Armande Bourgeois Martine
Crescentwood community correspondent
Armande Bourgeois Martine is a correspondent for Crescentwood. Reach her at email@example.com
Recent articles of Armande Bourgeois Martine
Are vulnerable citizens more likely to be targeted by police? Here is my experience. I was 13 years old, traveling with my family in the summer of 1972.
We lived on a Saskatchewan farm and were completing a road trip in the south central area. Preparing to overnight in a Moose Jaw hotel, my parents were getting stuff from the car in the parking lot.
Impatient and tired, I grabbed my pillow and walked alone to the hotel entrance. About midway, a car stopped. The passenger window rolled down. A man told me “Hey you, come here.”
This farm girl, unaccustomed to big town life, thought the worst. I ran toward my parents, still in the parking lot.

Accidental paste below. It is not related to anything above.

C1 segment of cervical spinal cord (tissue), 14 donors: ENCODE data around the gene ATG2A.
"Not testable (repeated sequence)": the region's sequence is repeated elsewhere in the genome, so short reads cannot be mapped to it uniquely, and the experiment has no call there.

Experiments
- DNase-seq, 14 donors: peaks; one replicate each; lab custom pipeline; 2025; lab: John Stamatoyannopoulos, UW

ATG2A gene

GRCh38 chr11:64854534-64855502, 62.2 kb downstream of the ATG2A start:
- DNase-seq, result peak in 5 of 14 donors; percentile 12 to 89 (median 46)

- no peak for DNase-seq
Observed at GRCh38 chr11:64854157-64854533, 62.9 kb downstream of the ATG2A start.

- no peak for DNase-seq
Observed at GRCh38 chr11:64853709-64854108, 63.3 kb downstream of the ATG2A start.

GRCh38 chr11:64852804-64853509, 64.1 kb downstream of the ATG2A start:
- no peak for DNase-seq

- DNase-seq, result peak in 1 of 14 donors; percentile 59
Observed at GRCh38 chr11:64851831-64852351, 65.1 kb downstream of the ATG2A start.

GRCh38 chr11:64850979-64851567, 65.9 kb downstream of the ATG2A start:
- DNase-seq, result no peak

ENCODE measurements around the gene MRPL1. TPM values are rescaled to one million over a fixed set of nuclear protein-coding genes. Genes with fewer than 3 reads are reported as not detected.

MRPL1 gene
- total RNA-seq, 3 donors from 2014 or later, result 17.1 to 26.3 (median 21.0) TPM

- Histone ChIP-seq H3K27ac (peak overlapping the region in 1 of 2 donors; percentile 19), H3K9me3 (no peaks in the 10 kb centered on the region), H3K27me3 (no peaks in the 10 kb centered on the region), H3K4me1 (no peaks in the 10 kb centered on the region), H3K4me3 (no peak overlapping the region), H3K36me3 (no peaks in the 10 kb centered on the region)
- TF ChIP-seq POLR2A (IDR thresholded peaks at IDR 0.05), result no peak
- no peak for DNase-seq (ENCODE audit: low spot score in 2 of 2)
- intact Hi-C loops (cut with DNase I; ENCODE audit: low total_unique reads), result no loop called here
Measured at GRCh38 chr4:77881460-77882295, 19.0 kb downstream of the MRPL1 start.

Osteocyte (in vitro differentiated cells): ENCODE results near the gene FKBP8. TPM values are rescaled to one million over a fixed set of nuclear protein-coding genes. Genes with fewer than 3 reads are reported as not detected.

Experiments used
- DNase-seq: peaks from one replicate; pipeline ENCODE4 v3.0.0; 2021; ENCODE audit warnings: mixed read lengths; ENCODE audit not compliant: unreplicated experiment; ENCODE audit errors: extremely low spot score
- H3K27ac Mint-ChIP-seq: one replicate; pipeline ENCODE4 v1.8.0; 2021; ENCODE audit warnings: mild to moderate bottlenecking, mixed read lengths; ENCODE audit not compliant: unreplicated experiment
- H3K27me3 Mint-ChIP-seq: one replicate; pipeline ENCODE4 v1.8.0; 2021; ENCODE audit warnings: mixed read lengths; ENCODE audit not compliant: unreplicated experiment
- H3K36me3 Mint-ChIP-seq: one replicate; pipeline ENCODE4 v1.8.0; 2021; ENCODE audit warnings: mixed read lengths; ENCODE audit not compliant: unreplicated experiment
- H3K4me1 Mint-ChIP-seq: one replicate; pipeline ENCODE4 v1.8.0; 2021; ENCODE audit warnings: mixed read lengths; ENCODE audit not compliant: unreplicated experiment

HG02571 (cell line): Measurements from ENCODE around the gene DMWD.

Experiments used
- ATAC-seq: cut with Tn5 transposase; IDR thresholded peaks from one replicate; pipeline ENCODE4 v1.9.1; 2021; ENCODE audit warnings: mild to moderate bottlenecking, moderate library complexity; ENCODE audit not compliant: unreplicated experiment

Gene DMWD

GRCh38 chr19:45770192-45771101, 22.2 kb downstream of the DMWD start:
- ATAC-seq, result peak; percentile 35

Immersion in nature, including parks, promotes personal wellbeing.
Who says so?
That’s exactly what the World Health Organization states:
“Urban green spaces (including parks, woodlands, and sports facilities) are a ‘necessary component for delivering healthy, sustainable, liveable conditions.’”
Opened in 1915, the Cornish library was kept from closure a fourth time in 2005 with the help of The Friends of the Cornish Library.
The group commissioned a painting in 2016 to celebrate the century-old library and its history. That painting was put on display for the first time when the historic library reopened in July following renovations.
Friends group spokesperson, Linda F. Sigurdson Collette, a 20-year member of the University Womens Club is a longtime resident of Armstrong Point. Speaking of the painting, she said, “It tells the story of the suffragette movement in Manitoba from 1880s to 1916 and the celebration of our beloved Cornish Library.”
More than 100 years ago, suffragettes frequently held meetings in the Cornish library basement. Manitoba was the first in Canada to pass the Bill of Enfranchisement in 1916, giving most women the legal right to vote.